Climate change, like most emerging trends, is creating new sets of winners and losers. Any US farmers that took the plunge and substituted wheat for soybeans earlier this year will be among the former.
However, wheat prices surged to new records in London this week, as a heat wave and lack of rainfall ate into expectations for crop yields across Europe2.
Food producers and brewers worldwide could be about to lose out should the current surge in wheat prices continue. Rising prices stand to endanger their profit margins in the event consumers fail to swallow higher food and drink costs.
Climate change remains a sensitive subject about which not all the experts agree. However, the succession of extreme weather events we have seen over recent years is certainly having an effect on the ways both public and private capital is deployed.
In many cases, technology is being called upon to combat the ill effects of extreme weather events. For example, smart farming techniques involving drones or planes and advanced optical sensing can now be used to remotely monitor the protein levels in wheat crops and maximise yields3.
Increasingly, fund managers may have to factor climate change into their assumptions about the prospects for the companies they invest in. A poor carbon performance or high potential exposure to climate events could have the capacity to endanger a company’s intrinsic worth.
For many businesses, a response to climate change is nothing particularly new; the road is already far travelled. Jaguar Land Rover has already said – surprisingly, perhaps – that all its vehicles will have some element of electric power – from full electric to mild hybrid – by 20204.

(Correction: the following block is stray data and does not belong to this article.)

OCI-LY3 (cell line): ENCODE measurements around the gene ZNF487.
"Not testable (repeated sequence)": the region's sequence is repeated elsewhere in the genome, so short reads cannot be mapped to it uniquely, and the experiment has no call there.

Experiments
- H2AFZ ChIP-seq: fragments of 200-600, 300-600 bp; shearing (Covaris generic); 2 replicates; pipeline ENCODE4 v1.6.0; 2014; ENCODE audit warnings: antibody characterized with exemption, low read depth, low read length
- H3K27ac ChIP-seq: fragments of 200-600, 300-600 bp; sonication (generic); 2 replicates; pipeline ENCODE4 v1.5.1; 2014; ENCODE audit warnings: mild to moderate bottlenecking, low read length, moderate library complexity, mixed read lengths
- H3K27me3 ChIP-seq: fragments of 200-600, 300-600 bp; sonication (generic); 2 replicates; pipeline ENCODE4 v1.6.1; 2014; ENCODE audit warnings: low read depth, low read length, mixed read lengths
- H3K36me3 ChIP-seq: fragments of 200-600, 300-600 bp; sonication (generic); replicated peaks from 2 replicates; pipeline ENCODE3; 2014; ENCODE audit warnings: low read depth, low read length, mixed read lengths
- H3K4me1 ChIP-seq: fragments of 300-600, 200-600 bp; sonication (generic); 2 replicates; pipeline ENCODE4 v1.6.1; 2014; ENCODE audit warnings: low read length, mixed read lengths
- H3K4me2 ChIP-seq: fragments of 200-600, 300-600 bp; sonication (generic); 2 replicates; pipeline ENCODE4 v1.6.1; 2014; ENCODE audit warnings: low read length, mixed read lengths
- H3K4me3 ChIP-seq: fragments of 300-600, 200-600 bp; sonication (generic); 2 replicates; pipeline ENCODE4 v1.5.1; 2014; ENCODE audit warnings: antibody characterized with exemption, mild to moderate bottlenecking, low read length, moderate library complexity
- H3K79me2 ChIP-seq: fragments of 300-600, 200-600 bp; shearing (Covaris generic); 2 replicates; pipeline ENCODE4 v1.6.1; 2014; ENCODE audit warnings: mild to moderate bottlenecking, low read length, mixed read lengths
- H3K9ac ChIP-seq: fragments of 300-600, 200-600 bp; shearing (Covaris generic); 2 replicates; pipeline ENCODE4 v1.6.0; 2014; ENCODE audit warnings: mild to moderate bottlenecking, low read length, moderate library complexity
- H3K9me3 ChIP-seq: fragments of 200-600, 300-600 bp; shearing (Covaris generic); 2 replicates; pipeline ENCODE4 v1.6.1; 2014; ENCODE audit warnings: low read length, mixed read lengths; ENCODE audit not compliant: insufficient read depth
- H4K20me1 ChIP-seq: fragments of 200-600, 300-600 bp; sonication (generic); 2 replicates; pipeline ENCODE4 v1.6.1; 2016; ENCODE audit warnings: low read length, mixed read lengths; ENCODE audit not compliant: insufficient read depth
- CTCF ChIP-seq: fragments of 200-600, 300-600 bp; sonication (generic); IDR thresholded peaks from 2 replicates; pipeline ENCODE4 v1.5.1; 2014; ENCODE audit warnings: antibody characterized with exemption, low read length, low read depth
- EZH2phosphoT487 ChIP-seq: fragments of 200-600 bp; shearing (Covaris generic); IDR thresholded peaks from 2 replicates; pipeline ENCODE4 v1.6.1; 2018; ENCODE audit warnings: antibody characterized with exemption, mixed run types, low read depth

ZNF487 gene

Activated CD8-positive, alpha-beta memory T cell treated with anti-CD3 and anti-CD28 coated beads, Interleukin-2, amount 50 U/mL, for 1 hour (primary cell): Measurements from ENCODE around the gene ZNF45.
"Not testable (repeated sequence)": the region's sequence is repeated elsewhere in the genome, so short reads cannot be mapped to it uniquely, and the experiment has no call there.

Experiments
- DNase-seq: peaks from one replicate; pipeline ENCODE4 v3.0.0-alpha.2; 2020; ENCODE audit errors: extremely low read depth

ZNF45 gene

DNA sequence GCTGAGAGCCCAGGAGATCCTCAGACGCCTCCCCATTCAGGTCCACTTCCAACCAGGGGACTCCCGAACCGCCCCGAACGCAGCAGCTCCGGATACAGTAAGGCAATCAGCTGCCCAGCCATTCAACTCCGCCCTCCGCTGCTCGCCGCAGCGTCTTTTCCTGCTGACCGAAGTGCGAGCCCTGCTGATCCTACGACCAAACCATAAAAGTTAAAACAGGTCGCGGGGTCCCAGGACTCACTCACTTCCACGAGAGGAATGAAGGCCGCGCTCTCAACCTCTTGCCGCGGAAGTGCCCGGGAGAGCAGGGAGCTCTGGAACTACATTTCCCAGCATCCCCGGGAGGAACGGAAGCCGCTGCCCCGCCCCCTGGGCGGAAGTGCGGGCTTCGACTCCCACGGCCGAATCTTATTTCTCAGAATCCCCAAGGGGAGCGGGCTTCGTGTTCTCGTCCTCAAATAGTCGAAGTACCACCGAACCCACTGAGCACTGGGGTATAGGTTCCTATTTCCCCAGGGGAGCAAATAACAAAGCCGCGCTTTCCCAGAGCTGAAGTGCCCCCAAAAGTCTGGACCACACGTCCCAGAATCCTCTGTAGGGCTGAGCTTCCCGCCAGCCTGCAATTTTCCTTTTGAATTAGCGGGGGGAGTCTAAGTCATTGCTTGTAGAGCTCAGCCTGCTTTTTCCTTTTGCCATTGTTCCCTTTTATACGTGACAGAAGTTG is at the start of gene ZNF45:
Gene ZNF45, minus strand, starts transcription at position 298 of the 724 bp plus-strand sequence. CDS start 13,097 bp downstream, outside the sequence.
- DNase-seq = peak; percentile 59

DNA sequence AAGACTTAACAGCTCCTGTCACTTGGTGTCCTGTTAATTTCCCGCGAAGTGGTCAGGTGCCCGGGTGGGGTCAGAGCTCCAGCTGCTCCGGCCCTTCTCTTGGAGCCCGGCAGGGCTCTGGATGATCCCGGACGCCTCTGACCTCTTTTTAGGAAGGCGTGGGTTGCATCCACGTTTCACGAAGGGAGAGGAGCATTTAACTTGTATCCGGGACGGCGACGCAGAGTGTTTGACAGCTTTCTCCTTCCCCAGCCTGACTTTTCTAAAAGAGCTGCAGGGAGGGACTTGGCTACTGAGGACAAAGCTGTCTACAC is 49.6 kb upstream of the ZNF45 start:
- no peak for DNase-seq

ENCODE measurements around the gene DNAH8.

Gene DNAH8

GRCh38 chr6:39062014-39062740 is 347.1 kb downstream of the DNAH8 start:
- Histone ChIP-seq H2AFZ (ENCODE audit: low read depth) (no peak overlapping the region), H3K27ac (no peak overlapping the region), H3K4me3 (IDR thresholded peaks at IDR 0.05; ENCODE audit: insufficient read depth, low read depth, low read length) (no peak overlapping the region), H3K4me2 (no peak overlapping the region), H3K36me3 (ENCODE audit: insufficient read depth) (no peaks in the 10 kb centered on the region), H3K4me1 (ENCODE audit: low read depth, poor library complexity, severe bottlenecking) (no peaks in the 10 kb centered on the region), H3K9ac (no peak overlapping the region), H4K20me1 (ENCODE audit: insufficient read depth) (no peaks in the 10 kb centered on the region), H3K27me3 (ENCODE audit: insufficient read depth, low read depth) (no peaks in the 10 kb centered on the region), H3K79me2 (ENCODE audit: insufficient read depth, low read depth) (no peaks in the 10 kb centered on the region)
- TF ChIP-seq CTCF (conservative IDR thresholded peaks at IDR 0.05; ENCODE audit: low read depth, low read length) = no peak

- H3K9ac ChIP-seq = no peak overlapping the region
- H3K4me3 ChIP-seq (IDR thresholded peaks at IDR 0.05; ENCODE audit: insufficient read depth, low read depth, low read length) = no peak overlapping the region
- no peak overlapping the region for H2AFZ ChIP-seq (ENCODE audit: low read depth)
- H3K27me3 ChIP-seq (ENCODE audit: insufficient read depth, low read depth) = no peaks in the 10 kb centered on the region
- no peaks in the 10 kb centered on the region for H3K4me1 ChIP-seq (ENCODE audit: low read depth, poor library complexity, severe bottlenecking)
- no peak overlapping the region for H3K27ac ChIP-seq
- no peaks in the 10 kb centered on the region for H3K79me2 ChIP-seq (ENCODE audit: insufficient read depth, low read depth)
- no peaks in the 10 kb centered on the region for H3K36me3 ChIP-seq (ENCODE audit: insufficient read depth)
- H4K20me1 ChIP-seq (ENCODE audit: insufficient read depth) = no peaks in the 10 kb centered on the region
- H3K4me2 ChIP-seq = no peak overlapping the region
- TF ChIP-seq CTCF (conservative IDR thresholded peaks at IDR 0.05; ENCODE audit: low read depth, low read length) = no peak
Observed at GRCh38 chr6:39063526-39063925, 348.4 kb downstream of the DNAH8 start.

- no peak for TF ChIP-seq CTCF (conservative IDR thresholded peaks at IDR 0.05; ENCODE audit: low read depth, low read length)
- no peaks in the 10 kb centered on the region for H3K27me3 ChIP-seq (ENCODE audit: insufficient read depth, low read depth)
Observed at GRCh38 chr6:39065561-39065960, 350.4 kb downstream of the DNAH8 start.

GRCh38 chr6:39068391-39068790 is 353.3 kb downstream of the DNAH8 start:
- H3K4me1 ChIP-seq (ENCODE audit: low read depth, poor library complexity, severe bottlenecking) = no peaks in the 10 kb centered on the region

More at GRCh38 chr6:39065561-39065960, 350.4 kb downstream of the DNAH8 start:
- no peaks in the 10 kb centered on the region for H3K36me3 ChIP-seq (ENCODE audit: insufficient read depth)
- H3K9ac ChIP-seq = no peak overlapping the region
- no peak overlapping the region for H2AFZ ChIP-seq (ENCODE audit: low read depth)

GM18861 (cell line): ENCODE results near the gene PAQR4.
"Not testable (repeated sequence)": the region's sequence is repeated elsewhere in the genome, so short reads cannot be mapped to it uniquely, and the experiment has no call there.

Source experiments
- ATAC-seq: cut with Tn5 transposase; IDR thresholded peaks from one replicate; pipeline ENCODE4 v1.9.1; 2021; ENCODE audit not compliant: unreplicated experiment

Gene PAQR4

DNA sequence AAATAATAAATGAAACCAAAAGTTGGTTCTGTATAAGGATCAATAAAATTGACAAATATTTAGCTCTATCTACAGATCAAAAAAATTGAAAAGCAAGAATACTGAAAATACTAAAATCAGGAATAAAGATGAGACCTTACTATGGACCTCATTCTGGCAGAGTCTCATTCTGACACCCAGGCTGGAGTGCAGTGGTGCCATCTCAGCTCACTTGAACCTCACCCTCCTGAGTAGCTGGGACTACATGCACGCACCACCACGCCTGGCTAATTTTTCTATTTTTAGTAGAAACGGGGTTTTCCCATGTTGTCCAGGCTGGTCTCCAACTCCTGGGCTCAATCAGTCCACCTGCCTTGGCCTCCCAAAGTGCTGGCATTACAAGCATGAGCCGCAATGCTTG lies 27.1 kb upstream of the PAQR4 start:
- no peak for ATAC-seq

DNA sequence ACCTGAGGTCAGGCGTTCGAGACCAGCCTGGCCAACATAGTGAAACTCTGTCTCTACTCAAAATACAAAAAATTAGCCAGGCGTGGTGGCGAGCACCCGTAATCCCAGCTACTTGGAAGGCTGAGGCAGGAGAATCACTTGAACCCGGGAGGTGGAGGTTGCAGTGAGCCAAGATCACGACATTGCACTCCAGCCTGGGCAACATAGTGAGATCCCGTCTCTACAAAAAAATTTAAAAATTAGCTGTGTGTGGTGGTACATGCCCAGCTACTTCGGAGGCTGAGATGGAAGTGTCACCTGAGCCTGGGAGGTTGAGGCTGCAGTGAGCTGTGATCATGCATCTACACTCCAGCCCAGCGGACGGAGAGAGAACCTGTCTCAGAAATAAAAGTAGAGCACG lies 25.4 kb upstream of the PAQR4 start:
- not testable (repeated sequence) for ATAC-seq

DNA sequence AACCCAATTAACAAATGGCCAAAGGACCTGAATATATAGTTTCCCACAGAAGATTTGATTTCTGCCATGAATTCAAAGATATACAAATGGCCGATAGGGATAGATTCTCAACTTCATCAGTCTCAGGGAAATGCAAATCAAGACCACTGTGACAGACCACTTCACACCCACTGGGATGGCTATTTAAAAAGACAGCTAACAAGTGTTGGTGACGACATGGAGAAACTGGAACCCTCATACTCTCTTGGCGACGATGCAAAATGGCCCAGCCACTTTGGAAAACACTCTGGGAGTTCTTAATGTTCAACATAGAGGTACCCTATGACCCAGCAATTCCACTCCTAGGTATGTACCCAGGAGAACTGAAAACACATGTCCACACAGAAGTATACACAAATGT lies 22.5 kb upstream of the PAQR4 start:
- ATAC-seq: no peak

Tesla in the US is busily investing in its next generation of electric vehicles, alongside energy storage and solar systems for the home5.
Key to the successful take-up of electric vehicles will be the speed with which battery technologies can be developed. Current lithium-ion batteries, although good, impose severe penalties on users in terms of range.
One current area of research is aimed at metal substituted cobalt oxides, which can be used to reduce the amount of cobalt required in conventional batteries while boosting the available energy per kilogram.
Other potential solutions of the future could include the substitution of batteries with super capacitors or the use of graphene in electronic devices to reduce power requirements. Graphene conducts electricity better at room temperatures than any other material, resulting in less energy being wasted6.
Technology companies have many other important roles to play. Microsoft’s AI for Earth initiative is aiming to root artificial intelligence, machine learning and cloud-based tools into solving climate related problems.
Current applications include monitoring the health of farms in real time; modelling the world’s water supply; and assisting in more accurate climate predictions7.
Industrial drones manufactured by companies like AeroVironment are likely to be in demand for the remote surveying of agricultural lands and disaster sites caused by floods and wildfires.
Then we, as consumers, are making our mark. The global stock of air conditioners is rising rapidly and could pass the one billion mark this year – that’s twice as many as in 20058.
That’s great news for companies such as China’s air conditioning behemoth Gree, as well as large Japanese and Korean makers including Hitachi, LG and Samsung.
Perhaps the most important point here – above these individual instances of responses to climate change – is that the way we view the world and its resources is changing. New terms of reference are more likely than ever to inform the investment decisions we all will make over the years to come.
3Smart Farming Conference 2018
4Jaguar Land Rover, 07.09.17
5Tesla, August 2018
6World Economic Forum, 19.07.17
7Microsoft, July 2018
8International Energy Agency, 11.08.17
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